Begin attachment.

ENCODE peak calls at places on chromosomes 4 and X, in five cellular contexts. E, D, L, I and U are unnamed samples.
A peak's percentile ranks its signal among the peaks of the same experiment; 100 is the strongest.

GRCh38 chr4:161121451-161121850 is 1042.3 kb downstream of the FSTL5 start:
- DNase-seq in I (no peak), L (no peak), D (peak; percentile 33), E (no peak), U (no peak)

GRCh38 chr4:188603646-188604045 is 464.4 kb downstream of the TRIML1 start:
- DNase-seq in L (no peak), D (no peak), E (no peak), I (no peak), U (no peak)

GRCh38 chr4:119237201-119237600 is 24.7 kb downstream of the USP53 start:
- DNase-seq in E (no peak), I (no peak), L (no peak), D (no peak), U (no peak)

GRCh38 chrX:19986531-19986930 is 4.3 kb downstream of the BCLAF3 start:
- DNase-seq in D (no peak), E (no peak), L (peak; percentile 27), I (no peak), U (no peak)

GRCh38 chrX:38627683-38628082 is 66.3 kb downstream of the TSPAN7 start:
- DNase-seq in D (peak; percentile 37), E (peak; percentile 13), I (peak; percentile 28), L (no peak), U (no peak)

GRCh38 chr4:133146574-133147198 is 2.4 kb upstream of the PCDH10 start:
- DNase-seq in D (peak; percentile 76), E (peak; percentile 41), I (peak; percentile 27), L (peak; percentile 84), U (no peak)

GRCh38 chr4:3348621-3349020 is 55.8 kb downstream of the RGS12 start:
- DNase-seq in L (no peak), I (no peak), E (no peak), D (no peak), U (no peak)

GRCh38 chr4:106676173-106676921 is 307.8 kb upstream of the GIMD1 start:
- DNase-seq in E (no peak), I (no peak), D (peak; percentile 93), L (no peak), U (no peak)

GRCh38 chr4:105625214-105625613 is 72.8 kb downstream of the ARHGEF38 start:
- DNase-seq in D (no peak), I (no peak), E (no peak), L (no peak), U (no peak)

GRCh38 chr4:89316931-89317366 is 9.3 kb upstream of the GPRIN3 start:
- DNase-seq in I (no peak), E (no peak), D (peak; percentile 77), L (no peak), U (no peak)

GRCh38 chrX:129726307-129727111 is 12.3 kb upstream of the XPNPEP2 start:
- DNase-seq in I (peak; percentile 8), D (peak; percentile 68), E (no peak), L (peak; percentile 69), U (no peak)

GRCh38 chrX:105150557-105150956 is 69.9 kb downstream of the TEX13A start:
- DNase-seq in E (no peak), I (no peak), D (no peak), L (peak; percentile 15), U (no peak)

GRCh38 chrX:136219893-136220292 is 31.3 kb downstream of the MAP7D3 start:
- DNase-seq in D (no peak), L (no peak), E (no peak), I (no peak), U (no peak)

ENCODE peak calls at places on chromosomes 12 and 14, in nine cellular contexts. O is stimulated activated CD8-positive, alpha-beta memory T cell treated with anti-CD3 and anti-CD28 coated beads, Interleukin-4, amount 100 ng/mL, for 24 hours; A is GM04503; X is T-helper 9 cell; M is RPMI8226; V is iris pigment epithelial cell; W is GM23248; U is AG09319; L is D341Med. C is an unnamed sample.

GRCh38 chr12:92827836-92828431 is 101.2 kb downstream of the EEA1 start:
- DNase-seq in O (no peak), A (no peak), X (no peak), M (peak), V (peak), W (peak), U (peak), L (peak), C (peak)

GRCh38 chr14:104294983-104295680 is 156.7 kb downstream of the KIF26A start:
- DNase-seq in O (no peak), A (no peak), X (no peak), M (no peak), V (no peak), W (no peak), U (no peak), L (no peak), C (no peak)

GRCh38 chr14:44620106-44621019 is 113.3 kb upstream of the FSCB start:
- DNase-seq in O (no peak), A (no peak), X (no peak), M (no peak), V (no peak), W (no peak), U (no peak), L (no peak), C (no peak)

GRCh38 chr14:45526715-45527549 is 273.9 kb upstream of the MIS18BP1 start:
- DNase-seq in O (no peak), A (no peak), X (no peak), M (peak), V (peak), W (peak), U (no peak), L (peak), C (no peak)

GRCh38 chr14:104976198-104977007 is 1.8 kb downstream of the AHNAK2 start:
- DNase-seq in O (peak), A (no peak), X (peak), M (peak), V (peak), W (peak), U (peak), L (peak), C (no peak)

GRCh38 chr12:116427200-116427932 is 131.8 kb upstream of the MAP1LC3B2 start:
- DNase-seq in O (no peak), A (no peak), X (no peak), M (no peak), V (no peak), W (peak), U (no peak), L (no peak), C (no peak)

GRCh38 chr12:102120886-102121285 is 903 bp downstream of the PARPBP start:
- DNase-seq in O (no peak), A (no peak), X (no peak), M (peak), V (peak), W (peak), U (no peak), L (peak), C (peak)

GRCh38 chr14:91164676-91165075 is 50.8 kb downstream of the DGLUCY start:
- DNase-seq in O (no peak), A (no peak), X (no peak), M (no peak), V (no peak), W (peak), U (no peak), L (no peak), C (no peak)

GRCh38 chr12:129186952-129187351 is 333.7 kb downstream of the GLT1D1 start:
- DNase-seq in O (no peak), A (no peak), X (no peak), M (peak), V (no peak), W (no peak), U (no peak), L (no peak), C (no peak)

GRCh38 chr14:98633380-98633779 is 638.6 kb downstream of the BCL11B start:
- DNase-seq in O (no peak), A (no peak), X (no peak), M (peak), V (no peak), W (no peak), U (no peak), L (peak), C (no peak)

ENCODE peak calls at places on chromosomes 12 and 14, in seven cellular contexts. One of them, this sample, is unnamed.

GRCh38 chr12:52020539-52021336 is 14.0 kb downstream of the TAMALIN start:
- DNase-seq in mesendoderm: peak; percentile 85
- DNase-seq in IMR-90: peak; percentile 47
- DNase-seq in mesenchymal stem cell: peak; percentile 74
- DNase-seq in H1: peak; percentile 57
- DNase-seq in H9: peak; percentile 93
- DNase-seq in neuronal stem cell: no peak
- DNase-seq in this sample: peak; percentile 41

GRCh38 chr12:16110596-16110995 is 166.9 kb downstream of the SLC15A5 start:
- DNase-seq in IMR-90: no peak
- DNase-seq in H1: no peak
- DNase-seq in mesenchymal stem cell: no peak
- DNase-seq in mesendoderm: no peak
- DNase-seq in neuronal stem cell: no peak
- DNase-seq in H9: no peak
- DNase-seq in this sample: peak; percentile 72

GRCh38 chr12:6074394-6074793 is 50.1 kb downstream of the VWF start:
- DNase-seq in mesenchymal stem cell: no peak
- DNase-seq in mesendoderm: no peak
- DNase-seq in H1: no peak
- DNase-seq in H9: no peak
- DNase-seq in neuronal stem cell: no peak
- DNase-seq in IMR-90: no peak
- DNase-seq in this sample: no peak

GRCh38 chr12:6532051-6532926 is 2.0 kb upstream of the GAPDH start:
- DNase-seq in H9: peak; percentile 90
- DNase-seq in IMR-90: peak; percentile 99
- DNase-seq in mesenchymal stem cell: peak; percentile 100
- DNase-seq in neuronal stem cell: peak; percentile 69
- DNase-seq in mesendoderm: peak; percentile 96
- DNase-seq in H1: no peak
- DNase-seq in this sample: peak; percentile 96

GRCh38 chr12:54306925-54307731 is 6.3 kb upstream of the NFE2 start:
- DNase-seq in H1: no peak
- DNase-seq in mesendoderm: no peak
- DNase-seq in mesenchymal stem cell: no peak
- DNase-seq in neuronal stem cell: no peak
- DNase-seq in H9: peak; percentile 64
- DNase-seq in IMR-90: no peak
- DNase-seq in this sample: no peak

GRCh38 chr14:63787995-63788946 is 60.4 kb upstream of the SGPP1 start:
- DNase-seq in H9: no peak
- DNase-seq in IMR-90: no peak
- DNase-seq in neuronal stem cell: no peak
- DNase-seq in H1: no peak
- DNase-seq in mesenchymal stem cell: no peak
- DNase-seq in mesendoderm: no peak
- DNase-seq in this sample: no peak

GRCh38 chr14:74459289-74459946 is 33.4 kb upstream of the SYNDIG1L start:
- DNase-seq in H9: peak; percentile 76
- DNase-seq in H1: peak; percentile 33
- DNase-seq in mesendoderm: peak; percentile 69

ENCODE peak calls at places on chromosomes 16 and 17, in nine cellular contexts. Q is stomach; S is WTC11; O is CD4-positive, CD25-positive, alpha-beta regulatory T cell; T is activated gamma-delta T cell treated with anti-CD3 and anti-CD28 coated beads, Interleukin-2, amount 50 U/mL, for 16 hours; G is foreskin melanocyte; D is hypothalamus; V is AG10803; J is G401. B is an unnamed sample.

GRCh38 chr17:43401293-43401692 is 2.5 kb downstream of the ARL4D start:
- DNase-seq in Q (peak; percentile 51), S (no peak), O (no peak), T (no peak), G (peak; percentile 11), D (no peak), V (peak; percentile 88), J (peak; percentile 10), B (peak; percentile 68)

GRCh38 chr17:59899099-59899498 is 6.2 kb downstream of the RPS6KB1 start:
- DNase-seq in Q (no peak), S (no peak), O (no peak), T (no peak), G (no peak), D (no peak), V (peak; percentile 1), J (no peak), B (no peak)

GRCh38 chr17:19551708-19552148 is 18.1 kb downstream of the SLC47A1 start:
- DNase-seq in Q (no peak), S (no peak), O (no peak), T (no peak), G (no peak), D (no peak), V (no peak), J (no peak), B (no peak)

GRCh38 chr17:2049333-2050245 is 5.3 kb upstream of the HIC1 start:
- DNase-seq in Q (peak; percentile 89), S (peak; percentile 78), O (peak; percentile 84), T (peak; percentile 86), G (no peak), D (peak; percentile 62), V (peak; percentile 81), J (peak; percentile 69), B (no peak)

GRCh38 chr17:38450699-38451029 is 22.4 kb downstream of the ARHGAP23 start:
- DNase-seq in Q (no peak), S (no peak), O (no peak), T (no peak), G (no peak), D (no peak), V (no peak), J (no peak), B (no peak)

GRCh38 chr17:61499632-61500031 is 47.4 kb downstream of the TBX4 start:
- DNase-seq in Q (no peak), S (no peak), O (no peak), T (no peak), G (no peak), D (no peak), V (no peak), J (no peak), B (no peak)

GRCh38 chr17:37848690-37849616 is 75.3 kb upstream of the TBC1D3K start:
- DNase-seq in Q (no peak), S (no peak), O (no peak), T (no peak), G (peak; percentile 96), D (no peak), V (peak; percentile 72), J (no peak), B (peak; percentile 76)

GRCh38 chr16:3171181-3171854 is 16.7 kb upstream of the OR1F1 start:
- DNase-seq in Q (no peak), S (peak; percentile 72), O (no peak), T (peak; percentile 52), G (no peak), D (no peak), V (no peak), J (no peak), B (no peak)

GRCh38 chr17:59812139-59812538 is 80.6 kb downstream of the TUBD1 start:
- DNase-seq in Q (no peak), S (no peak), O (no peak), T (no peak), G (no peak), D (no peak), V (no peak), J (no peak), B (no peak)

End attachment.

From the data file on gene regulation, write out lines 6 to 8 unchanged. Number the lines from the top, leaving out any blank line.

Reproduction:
- DNase-seq in L (no peak), D (no peak), E (no peak), I (no peak), U (no peak)

GRCh38 chr4:119237201-119237600 is 24.7 kb downstream of the USP53 start:
- DNase-seq in E (no peak), I (no peak), L (no peak), D (no peak), U (no peak)